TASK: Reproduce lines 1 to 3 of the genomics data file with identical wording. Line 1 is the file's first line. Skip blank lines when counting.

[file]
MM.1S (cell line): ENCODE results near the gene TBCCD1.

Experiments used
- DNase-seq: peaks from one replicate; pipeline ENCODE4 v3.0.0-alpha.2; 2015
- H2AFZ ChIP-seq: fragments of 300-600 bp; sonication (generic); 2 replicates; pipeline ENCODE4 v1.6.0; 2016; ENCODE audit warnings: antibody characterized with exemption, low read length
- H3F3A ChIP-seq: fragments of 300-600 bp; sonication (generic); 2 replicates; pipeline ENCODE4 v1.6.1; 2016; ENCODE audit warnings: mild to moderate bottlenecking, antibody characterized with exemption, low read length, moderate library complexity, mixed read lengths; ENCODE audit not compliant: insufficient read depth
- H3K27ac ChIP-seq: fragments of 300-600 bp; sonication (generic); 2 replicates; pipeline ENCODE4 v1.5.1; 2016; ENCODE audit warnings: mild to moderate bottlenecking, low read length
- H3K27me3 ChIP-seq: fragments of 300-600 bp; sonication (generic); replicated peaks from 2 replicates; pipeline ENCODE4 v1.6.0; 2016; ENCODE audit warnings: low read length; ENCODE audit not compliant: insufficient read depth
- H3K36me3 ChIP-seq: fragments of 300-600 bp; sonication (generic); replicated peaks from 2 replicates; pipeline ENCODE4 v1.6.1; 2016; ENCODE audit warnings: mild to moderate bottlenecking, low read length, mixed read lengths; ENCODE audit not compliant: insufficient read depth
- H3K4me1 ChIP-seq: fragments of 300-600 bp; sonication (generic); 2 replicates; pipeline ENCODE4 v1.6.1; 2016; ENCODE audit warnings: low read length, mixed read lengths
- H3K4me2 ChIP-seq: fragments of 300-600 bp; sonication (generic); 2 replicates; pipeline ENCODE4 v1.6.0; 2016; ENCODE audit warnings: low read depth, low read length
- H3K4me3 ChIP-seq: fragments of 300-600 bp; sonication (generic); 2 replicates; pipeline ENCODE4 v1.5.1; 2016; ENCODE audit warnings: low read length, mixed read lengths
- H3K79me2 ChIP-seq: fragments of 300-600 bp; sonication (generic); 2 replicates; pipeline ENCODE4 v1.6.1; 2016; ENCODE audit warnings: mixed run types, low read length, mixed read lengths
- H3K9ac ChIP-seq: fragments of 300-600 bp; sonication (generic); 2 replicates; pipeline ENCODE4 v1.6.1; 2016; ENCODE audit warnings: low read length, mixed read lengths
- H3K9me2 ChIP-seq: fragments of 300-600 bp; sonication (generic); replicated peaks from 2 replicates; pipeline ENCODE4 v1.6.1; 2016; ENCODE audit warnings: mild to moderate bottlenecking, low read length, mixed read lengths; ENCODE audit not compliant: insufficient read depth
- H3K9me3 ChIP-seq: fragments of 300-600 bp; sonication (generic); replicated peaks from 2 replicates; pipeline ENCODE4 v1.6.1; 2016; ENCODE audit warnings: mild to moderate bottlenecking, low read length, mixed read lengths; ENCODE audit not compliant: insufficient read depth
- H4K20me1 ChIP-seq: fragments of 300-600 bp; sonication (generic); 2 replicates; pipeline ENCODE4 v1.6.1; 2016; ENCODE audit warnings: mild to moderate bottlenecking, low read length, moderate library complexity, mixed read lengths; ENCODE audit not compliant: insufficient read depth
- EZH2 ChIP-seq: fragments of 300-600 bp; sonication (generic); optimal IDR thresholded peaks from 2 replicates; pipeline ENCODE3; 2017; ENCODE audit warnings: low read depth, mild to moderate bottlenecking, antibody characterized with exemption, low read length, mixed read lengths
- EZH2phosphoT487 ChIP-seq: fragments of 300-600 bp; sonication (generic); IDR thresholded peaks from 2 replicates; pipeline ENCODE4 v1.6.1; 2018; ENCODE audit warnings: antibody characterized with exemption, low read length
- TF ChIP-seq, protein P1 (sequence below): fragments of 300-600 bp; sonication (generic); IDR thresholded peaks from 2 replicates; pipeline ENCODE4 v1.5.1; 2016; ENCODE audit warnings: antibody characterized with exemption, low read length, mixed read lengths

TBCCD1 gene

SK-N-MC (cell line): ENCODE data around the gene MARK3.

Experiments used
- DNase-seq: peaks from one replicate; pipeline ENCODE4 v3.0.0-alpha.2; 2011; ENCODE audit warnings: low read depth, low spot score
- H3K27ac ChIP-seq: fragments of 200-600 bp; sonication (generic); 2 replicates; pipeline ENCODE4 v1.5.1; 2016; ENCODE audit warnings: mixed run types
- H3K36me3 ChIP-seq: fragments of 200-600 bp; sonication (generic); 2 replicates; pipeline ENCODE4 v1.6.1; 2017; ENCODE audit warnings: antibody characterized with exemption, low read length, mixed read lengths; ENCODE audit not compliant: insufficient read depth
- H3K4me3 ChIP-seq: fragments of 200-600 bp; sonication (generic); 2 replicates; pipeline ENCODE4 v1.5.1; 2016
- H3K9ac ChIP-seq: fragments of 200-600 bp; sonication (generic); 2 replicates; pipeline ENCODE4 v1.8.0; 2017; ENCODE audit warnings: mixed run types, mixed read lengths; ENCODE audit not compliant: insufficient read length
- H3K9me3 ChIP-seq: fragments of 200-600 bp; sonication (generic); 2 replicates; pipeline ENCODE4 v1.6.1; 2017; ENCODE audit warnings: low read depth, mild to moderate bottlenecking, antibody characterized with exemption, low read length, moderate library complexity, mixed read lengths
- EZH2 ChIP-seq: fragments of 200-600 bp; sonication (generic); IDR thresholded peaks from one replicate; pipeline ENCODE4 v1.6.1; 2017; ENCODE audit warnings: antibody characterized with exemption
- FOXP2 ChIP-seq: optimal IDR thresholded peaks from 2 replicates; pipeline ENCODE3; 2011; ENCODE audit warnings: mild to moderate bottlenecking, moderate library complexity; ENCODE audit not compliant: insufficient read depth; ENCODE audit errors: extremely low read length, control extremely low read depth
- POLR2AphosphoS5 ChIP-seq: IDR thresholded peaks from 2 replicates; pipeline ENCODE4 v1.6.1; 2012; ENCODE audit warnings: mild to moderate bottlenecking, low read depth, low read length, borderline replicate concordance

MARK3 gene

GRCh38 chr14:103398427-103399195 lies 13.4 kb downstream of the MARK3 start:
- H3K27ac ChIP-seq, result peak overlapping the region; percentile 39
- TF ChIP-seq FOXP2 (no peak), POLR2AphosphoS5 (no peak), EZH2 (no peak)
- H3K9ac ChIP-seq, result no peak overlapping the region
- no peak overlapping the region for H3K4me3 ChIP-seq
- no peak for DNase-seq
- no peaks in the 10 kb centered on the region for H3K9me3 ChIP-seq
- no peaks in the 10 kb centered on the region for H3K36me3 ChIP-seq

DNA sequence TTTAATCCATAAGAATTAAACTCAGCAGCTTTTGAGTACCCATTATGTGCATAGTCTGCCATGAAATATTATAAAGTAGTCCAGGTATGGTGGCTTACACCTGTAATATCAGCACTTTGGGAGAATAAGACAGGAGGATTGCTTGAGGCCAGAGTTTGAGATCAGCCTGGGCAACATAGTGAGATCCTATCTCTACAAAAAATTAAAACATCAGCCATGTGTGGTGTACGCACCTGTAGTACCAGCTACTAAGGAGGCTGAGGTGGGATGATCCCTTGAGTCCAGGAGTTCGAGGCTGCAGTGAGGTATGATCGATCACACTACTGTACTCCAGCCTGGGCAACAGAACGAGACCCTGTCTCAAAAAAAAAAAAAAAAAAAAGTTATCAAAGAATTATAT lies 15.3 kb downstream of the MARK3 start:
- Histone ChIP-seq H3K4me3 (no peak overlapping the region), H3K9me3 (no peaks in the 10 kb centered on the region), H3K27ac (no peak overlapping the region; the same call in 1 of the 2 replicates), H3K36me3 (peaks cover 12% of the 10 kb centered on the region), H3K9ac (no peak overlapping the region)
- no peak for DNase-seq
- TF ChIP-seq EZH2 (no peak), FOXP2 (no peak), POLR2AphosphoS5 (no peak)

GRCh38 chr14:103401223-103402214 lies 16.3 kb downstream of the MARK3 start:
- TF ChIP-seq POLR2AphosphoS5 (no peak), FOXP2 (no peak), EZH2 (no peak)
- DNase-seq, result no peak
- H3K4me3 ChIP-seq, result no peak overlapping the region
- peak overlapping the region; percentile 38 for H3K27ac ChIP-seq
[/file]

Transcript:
MM.1S (cell line): ENCODE results near the gene TBCCD1.

Experiments used
- DNase-seq: peaks from one replicate; pipeline ENCODE4 v3.0.0-alpha.2; 2015